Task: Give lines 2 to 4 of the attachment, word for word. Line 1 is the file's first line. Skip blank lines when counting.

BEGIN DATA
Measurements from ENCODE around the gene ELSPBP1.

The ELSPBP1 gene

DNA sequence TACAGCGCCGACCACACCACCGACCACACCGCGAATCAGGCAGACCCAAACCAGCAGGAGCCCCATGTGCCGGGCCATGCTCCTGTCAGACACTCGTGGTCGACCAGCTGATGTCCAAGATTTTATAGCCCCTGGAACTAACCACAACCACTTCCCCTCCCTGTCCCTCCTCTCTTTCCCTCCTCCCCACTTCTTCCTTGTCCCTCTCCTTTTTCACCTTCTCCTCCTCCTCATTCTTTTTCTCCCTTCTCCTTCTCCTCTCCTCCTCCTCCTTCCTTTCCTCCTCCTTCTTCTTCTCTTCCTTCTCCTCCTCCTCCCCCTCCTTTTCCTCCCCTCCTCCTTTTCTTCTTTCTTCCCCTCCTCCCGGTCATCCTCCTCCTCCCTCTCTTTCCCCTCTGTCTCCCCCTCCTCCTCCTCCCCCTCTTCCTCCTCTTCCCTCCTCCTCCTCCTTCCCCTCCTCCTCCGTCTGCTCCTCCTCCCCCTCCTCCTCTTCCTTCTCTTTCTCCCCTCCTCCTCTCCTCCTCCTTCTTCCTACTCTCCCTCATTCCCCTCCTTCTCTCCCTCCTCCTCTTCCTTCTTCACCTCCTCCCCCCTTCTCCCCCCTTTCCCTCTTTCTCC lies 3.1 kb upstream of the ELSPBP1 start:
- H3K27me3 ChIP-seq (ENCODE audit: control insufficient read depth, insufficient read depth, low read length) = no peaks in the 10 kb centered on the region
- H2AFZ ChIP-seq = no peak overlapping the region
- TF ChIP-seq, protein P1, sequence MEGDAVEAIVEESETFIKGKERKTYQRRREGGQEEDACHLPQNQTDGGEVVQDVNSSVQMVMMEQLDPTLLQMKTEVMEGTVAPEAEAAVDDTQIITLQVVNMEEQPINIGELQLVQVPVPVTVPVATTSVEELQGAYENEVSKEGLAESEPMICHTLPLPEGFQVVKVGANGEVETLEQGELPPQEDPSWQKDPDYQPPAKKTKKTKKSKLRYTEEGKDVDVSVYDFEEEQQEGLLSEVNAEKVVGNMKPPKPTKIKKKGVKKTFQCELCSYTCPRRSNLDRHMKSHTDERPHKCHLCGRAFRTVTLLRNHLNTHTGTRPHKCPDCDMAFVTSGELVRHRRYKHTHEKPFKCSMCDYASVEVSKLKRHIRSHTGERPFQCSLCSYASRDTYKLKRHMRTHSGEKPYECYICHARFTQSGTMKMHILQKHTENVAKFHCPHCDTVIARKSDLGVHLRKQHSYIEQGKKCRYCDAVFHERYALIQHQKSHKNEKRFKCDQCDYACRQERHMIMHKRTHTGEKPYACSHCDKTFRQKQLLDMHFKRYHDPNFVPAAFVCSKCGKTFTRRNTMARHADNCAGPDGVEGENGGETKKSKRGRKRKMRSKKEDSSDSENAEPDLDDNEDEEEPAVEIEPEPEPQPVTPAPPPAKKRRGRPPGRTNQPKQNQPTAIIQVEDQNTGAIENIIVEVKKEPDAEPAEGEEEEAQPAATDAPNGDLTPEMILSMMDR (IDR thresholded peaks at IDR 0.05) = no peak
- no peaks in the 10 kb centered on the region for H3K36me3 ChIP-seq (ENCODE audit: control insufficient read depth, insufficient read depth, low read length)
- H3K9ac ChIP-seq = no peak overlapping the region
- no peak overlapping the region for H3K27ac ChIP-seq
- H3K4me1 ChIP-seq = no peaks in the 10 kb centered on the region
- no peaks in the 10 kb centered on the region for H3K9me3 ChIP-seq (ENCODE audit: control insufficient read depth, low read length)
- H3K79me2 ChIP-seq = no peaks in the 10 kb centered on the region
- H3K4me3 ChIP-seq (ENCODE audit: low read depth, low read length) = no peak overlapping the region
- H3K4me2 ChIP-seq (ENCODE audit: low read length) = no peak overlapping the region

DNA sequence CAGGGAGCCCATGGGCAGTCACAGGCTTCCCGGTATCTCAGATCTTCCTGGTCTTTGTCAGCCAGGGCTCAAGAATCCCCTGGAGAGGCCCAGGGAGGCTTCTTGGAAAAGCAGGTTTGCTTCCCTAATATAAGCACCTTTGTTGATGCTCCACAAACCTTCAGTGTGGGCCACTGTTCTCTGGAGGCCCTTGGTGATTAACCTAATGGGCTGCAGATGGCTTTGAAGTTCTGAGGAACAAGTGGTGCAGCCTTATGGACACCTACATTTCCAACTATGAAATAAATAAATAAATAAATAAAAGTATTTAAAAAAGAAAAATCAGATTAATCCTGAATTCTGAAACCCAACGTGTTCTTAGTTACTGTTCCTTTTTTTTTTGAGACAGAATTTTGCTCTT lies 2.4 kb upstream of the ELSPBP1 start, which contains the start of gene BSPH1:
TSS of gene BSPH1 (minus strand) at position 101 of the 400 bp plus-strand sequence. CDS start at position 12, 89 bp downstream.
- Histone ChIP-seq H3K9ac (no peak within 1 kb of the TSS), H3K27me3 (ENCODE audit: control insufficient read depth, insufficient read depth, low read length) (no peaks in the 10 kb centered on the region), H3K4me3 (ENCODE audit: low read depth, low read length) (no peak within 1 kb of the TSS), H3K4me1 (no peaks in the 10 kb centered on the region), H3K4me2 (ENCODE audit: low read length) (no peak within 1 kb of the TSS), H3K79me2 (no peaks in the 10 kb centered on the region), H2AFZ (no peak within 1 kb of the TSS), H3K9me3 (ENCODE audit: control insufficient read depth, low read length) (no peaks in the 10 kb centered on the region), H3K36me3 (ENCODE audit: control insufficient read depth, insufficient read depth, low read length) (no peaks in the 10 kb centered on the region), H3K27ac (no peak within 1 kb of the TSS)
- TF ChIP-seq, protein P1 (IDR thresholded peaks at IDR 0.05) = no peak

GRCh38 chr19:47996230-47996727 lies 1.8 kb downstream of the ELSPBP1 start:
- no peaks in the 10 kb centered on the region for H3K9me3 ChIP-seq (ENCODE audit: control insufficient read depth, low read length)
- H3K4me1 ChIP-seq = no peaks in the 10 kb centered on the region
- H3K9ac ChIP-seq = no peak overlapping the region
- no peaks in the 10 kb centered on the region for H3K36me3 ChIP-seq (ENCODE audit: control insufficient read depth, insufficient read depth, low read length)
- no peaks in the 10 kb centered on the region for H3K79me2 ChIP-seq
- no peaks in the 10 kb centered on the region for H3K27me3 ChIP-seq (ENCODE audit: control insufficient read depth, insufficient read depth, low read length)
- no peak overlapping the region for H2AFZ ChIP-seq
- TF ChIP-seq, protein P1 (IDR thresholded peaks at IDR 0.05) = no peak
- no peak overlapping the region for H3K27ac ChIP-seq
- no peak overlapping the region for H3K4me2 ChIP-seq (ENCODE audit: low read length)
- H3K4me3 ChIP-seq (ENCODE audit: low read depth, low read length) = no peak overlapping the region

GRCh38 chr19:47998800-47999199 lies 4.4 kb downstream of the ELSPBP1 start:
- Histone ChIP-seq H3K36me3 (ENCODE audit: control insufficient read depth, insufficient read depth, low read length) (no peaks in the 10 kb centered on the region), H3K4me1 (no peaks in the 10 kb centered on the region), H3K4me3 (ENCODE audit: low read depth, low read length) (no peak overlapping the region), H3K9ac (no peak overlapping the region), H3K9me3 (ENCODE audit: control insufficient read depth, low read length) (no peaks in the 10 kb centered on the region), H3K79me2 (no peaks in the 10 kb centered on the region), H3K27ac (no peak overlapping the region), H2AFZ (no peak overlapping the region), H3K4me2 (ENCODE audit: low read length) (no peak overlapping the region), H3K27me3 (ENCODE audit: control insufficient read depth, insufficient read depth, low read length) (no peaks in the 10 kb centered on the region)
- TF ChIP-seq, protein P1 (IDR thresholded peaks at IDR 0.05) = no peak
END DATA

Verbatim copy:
The ELSPBP1 gene

DNA sequence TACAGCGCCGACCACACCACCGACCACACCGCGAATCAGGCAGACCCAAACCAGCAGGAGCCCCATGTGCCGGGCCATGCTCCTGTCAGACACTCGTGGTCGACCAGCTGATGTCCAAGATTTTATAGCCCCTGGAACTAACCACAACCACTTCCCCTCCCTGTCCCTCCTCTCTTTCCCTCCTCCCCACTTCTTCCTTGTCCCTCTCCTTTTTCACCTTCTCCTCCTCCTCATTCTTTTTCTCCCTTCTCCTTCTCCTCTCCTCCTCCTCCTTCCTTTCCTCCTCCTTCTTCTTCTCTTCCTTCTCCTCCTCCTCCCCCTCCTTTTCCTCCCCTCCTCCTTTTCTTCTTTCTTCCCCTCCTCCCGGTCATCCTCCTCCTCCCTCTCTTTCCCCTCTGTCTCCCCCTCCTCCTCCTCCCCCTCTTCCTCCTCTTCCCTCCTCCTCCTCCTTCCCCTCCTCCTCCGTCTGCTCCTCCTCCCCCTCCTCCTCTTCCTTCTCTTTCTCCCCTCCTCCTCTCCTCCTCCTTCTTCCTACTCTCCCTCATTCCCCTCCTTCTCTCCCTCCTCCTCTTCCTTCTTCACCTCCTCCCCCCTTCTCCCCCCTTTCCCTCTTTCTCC lies 3.1 kb upstream of the ELSPBP1 start:
- H3K27me3 ChIP-seq (ENCODE audit: control insufficient read depth, insufficient read depth, low read length) = no peaks in the 10 kb centered on the region